|Mutual Auto Insurance Company
Mutual Auto of Wisconsin
Heritage Mutual Insurance
|Headquarters||2800 South Taylor Drive
|United States (23 states)|
Ben Salzmann (President & CEO)John R. Holden (Former President & CEO)
|Total assets||$3,454,000 (2014)|
Number of employees
Current business performance
ACUITY operates in 23 states, generates over $1 billion in revenue through 1,000 independent agencies, manages over $3.5 billion in assets, and employs over 1,000 people. ACUITY is rated A+ (Superior) by A.M. Best and also receives an A+ rating from Standard and Poor's.
The company began as the Mutual Auto Insurance Company of the Town of Herman in 1925 (in the unincorporated village of Franklin in Sheboygan County). The name was changed to Mutual Auto of Wisconsin in 1953, and Heritage Mutual Insurance Company in 1957. The company moved to the city of Sheboygan in 1960, and shortly thereafter came under the presidency of attorney John R. Holden. It moved to its current location in 1984. Holden retired from the presidency in August of 1999 and the company became known as ACUITY Insurance in 2001.
The company opened a $39 million addition to its headquarters in 2004. The addition added 262,000 square feet (24,300 m²) to the facility and renovated about 20,000 square feet (2,000 m²) of space.
ACUITY ranked #3 on FORTUNE's 2015 “100 Best Companies to Work For®” list. ACUITY was also named the Best Mid-Size Company to work for in the United States in 2004, 2010, 2011, 2012, and 2013 by Great Place to Work Institute and is the only company in the nation to be named ten consecutive years to the Great Place to Work Institute's top five mid-sized companies. ACUITY is recognized as one of Ward, Inc.'s Top 50 best-run insurers for 15 consecutive years. ACUITY has been named to the InformationWeek 500 list of most innovative technology companies for ten consecutive years.ACUITY was awarded the 2001 National Company Award of Excellence by the National Association of Professional Insurance Agents.
ACUITY raised the tallest flagpole in the United States on July 2, 2005. The steel pole was 338 feet (103 m) high, 6 feet (1.8 m) wide at the base, weighed 65 tons (without the flag), and was sunk into a 550-ton block of concrete that was 40 feet (12 m) deep, 8 feet (2.4 m) wide and reinforced by steel rods. The flag was 120 feet (37 m) by 60 feet (18 m), or 7,200 square feet (670 m²). Each star was 3 feet (0.91 m) high and each stripe was 4½ feet wide. It weighed 300 pounds. This flag and flagpole outdid an earlier Acuity record, a flag raised June 2, 2003, atop a 150-foot (46 m) flagpole. Oddly enough, the new flagpole was actually a replacement; the old pole toppled over due to stress and high winds, falling away from nearby Interstate 43. The new flagpole was designed with extra bracing and placed much farther from the highway. A powered hoist raises the flag at 80 feet (24 m) per minute, regardless of wind conditions, and is synchronized so that the flag reaches the top of the pole just as the Star Spangled Banner ends.  On October 4, 2007 it was announced that the flag pole would yet again be rebuilt to allow access to the beacon marker on top in case of light bulb replacement. The flag was rebuilt and the top section finished on April 4, 2008. On April 7, 2008 the pole, without a flag yet flying, began swaying noticeably during relatively low wind speeds. On April 8, 2008 the ball and top section were again removed, followed by a full removal of the pole.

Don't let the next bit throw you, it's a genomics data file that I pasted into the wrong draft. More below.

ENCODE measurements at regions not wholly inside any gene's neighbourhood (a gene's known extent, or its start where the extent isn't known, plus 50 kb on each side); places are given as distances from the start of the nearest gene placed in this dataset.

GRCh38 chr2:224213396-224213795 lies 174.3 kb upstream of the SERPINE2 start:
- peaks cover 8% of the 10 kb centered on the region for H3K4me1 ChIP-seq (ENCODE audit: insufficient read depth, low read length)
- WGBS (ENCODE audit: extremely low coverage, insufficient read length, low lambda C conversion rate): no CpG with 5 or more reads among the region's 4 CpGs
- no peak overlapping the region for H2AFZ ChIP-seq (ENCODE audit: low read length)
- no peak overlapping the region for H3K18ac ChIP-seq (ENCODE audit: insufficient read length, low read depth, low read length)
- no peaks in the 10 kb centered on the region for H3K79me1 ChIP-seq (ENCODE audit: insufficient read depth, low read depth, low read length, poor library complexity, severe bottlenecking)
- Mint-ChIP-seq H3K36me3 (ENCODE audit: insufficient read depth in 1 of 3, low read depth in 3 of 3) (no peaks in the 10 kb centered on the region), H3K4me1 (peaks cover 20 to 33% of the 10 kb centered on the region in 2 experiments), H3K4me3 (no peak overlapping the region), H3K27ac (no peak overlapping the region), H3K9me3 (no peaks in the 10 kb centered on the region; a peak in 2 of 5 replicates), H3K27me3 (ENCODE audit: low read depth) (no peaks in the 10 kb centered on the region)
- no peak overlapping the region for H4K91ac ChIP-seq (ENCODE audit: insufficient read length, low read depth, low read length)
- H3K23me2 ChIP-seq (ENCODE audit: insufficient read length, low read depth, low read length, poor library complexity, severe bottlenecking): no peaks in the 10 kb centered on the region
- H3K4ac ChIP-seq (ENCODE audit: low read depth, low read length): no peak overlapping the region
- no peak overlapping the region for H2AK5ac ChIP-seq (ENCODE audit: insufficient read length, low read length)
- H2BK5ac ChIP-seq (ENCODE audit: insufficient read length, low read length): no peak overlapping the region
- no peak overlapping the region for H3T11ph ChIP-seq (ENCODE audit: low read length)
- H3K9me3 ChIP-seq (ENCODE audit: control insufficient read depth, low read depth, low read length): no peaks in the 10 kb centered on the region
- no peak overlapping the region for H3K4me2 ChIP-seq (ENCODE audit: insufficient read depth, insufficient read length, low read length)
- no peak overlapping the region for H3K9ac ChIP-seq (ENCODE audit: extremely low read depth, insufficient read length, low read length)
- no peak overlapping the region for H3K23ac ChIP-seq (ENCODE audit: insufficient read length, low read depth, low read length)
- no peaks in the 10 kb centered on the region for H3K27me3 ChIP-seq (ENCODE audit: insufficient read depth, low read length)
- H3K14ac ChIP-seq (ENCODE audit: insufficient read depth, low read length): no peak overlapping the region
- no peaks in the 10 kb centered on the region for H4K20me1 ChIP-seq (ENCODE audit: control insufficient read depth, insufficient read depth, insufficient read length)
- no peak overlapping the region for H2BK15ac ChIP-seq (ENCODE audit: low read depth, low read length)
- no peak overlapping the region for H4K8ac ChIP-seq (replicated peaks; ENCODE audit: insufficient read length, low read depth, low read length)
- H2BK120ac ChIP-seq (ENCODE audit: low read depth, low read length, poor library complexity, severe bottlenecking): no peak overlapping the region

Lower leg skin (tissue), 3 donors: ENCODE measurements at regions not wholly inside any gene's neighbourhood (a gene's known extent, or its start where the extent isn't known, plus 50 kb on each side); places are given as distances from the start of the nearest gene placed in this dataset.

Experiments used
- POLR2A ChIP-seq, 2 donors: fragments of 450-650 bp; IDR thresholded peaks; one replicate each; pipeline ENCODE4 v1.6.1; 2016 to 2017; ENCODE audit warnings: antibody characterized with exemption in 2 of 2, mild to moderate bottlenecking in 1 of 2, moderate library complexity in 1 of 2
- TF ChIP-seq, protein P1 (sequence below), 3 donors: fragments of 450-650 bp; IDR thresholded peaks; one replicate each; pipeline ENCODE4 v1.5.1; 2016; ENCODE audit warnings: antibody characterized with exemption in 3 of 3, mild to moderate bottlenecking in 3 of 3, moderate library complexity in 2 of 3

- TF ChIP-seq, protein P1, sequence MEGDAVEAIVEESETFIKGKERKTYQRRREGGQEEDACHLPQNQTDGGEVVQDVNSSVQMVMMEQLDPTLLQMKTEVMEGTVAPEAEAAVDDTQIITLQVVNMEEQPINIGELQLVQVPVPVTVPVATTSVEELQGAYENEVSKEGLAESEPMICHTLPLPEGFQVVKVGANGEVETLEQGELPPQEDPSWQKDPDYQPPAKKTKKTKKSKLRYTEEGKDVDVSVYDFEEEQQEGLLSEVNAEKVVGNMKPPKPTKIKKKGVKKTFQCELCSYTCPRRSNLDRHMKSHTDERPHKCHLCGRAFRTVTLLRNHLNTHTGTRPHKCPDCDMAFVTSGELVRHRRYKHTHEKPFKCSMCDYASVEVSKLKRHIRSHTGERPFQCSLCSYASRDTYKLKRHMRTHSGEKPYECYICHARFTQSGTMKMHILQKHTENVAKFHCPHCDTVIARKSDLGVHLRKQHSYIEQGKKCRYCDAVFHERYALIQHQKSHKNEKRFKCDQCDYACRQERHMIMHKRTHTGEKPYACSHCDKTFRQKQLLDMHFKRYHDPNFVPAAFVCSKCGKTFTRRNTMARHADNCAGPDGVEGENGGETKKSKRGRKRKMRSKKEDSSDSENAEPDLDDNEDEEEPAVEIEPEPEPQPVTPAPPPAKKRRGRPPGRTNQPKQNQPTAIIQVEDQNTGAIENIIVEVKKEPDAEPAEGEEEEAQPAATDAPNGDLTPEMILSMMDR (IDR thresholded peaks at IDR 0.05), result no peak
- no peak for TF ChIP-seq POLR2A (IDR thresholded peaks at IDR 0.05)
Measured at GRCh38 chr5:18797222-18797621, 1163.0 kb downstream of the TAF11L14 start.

In April 2014, Acuity announced another attempt at the nation's largest flagpole to be erected by that year's Fourth of July, this time with a 400 feet (120 m) pole built by Manitowoc wind turbine manufacturer Broadwind Energy. The flag to be hoisted will measure 120 feet (37 m)x60 feet (18 m), with an LED lighting system designed to be visible from Cedar Grove 11 miles (18 km) south and much heavier reinforcement of the pole structure. The new flag pole stands 400 feet (120 m) tall. A 120 feet (37 m) by 60 feet (18 m) flag was raised for the first time on May 22, 2014. The pole has a concrete base spanning 11 feet (3.4 m) wide at the bottom.
Road sign along Interstate 43
- "Purchase acquisition involves three area banks". Tomah Journal. November 3, 2006. Retrieved 2007-05-03.
- "Acuity Named Best Mid Sized Company for Which to Work". National Association of Professional Insurance Agents. July 7, 2004. Retrieved 2007-05-03.
- LaRose, Eric (2005-04-02). "Acuity raises Old Glory Atop tallest flagpole in the nation". The Sheboygan Press.
- "Acuity Raises Largest Symbol of Freedom in Wisconsin". Acuity.
- "Stars And Bars". Associated Construction Publications.
- Theil, Kali (4 April 2014). "Standing tall: Acuity to raise record-setting 400-foot flagpole". The Sheboygan Press. Retrieved 4 April 2014.